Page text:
With the nation’s top doctor calling for
more outdoor shade structures to reduce the rate of skin cancer, a new study by
the founder of Sun Safe Soccer reveals nearly two-thirds of children will use
shade tents during soccer breaks without any prompting from coaches.
The study, published in the online July
issue of JAMA Dermatology, was
conducted by Ian Maher, M.D., who developed the Sun Safe Soccer skin cancer
prevention program for the American Society for Dermatologic Surgery.
While promoting Sun Safe Soccer, Maher
often touts the benefits of shade structures. “However, I was frequently asked,
‘Will the kids use them?’ The fact was at the time there really wasn't much
observational data on the sun safety practices of youth athletes. We needed
evidence to see if shade structures were a useful investment,” he said.
His study took place during a soccer
camp in Richmond, Va. Sun Safe Soccer and Virginia Commonwealth University
donated shade tents, which were set up around soccer fields for two weeks.
Coaches were told to not encourage the players,
ages 8 to 18, to use the tents during rest breaks. According to the study,
approximately 71 percent of children sought out shade under the tents, with
older kids less likely than the younger ones to use them. Hotter temperatures
during the first week of the study prompted 98 percent of players to use the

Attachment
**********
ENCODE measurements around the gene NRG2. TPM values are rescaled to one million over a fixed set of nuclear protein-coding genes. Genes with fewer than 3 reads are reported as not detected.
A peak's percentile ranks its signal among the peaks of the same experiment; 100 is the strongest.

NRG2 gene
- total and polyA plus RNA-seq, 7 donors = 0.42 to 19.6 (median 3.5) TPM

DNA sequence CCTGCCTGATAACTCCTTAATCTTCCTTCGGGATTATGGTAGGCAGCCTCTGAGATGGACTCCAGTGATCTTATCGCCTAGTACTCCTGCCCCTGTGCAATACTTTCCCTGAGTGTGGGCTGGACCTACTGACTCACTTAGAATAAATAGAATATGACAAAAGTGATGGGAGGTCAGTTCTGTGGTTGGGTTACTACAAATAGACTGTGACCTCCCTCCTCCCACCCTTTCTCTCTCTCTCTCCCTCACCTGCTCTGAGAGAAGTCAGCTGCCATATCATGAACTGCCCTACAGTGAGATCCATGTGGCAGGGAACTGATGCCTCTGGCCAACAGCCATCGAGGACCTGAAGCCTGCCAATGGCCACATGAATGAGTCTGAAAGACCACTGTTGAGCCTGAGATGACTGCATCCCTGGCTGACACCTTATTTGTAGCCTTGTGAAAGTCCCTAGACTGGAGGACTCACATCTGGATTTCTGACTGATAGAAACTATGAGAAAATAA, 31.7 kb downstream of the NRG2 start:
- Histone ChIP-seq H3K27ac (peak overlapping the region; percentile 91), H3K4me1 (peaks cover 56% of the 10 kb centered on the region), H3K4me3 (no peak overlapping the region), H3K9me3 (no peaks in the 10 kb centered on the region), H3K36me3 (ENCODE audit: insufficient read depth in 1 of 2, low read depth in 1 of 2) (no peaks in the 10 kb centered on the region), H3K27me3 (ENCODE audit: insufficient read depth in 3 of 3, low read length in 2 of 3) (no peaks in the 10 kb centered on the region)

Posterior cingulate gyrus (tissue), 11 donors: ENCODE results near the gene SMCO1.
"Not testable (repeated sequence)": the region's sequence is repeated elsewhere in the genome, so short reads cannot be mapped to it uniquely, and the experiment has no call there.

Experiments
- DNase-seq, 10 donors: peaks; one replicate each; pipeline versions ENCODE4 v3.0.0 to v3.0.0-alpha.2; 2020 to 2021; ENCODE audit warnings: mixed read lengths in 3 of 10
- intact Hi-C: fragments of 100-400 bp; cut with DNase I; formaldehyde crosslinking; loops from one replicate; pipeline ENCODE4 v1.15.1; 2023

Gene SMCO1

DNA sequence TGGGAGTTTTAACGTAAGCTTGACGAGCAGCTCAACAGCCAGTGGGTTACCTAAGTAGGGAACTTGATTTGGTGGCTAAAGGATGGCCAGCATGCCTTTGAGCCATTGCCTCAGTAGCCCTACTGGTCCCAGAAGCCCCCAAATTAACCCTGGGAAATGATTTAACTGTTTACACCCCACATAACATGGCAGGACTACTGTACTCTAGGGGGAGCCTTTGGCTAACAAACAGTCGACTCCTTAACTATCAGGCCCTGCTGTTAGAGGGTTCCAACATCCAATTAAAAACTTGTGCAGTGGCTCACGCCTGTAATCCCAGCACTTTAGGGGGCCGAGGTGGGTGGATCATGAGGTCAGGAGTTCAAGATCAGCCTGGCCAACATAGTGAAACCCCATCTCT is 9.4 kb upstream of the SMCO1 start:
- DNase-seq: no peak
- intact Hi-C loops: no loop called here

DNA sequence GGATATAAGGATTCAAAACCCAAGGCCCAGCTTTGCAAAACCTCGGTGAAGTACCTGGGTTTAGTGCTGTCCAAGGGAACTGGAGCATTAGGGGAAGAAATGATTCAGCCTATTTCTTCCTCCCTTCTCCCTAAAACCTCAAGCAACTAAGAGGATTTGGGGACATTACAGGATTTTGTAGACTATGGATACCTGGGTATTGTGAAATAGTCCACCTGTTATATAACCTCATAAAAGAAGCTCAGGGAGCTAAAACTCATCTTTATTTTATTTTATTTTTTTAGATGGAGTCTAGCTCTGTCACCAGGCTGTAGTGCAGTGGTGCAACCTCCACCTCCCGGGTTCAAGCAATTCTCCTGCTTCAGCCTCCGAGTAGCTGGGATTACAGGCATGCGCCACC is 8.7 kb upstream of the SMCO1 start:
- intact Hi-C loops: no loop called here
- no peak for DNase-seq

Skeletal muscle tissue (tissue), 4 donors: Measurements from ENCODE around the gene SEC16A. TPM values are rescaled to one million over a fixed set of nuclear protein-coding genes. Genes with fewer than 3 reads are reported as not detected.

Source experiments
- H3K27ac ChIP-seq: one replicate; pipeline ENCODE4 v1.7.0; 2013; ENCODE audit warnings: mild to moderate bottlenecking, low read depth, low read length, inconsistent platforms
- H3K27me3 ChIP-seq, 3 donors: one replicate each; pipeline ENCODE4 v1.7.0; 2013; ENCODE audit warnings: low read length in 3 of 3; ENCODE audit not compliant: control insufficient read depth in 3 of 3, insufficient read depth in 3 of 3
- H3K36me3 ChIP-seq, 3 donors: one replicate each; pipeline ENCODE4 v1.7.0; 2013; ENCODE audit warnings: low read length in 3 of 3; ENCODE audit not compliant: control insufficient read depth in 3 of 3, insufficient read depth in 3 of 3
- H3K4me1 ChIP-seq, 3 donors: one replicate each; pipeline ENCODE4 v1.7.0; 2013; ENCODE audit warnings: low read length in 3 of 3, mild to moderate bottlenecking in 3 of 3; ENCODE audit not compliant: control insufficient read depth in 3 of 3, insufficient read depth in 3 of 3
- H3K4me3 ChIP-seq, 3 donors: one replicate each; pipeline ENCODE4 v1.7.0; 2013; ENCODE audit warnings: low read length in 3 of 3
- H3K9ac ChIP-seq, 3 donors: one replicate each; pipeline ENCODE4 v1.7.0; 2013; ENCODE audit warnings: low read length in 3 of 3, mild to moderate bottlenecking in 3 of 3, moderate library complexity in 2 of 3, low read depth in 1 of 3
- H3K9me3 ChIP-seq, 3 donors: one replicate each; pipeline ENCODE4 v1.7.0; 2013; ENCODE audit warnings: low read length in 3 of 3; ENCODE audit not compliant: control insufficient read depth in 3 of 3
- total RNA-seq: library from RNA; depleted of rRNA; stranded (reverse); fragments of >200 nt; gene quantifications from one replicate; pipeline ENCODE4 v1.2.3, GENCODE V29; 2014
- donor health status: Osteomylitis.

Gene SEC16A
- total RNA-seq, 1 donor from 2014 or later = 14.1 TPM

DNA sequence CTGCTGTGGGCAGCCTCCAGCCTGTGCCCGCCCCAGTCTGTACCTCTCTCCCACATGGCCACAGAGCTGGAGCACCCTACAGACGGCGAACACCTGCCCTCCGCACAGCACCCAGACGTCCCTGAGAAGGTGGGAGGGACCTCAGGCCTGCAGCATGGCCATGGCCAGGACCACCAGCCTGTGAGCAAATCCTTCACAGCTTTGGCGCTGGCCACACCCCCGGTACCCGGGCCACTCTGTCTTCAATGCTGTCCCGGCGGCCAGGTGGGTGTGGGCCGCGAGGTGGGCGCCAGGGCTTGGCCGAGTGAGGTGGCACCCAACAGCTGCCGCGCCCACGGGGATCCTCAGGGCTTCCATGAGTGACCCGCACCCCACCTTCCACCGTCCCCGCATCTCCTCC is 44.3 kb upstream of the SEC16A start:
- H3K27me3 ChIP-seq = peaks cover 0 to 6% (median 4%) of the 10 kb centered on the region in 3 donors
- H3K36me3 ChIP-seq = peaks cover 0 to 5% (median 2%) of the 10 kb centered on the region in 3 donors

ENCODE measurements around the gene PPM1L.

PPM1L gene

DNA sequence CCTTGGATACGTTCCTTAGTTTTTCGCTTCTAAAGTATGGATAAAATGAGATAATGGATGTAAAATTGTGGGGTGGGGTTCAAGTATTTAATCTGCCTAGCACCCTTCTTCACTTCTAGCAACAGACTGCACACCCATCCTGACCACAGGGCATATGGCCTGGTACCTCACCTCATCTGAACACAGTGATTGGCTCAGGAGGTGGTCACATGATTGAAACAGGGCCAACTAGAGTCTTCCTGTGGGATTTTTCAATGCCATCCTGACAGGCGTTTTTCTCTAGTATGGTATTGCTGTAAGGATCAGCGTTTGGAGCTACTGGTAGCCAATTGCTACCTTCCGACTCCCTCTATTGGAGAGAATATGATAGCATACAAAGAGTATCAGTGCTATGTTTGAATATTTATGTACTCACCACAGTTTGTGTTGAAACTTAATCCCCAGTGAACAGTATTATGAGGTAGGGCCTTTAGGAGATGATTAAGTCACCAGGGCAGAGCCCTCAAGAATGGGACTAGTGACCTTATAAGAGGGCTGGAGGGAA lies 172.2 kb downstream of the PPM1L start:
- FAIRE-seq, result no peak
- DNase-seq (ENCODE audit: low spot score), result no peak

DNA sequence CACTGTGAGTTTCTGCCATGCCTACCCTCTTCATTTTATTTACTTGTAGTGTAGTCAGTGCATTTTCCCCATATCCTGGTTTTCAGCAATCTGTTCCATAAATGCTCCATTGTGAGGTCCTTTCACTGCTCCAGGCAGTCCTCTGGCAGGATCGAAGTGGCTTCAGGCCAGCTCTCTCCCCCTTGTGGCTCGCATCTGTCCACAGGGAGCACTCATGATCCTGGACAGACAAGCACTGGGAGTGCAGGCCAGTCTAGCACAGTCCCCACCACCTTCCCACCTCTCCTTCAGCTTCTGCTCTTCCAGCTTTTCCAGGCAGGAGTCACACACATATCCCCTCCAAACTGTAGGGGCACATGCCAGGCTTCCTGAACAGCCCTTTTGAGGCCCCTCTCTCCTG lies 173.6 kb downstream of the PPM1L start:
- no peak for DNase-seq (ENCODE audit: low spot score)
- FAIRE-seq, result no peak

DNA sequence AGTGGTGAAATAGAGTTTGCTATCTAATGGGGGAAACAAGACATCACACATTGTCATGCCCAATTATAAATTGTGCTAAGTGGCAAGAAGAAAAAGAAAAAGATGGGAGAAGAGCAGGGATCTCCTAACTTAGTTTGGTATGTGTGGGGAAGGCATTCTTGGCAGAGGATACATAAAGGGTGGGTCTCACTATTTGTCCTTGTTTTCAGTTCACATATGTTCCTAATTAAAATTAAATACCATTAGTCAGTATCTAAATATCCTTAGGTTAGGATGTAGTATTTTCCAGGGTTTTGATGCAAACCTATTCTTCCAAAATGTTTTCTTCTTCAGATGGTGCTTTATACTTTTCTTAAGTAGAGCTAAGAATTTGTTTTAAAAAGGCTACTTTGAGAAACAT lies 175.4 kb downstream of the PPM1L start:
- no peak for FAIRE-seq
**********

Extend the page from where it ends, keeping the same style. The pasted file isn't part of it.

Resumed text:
“This study reinforces that shade
structures are a worthwhile investment to protect young athletes against
excessive UV exposure during outdoor sports activity. If you provide shade
structures, the kids will use them,” said Maher.
The results of this study reinforce one
of the five recommendations in Acting Surgeon General Boris Lushniak’s report on skin cancer issued July 29. A call-to-action against the rising rate of skin
cancer, the report encourages communities and policymakers to provide outdoor
shade structures. Other recommendations include doctors encouraging patients to
wear sunscreen and schools educating students on the dangers of indoor tanning.
“Many public athletic fields are
stripped of shade structures to allow for multipurpose use,” said Maher. “Our
study shows that these relatively cheap shade structures will be utilized. Plus
they're quite easy to set up and take down. This would be a step in the right
direction to help reduce the rate of skin cancer.”
Skin cancer is the most common form of
cancer diagnosed in the United States, with one in five Americans developing
some type of skin cancer over the course of their lifetime, according to The
Skin Cancer Foundation. Melanoma, the deadliest type of skin cancer, can spread
to other organs in the body.
Maher is driven to help prevent skin
cancer from his experiences as a dermatologic surgeon.
“I developed Sun Safe Soccer in 2010 after
seeing the everyday toll that skin cancer takes on people’s lives,” said Maher.
Outdoor sports such as soccer can often be a primary source of sun exposure for
many children, raising their risk for developing skin cancer later on in life, he
The free Sun Safe Soccer program teaches
coaches how to educate players about the steps that they need to take to
protect themselves from the sun during games, such as applying sunscreen before
putting on shinguards. Coaches can sign up on Sun-Safe-Soccer and download free educational materials. Maher
said he hopes the program will foster a healthier soccer community, reduce
instances of skin cancer and save lives.
“We have a skin cancer epidemic in our
prevention is the only way we're going to beat this epidemic. That being said, shade is only one piece of the
puzzle along with sunscreen and sun-protective clothing,” said Maher.